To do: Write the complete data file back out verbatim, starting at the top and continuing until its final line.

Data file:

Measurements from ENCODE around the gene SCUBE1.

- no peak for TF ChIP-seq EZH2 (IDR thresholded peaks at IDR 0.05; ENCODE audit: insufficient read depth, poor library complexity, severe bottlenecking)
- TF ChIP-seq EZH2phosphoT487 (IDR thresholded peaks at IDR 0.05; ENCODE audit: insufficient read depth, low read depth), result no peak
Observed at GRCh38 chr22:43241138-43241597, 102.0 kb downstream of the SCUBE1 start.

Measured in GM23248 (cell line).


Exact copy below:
Measurements from ENCODE around the gene SCUBE1.

- no peak for TF ChIP-seq EZH2 (IDR thresholded peaks at IDR 0.05; ENCODE audit: insufficient read depth, poor library complexity, severe bottlenecking)
- TF ChIP-seq EZH2phosphoT487 (IDR thresholded peaks at IDR 0.05; ENCODE audit: insufficient read depth, low read depth), result no peak
Observed at GRCh38 chr22:43241138-43241597, 102.0 kb downstream of the SCUBE1 start.

Measured in GM23248 (cell line).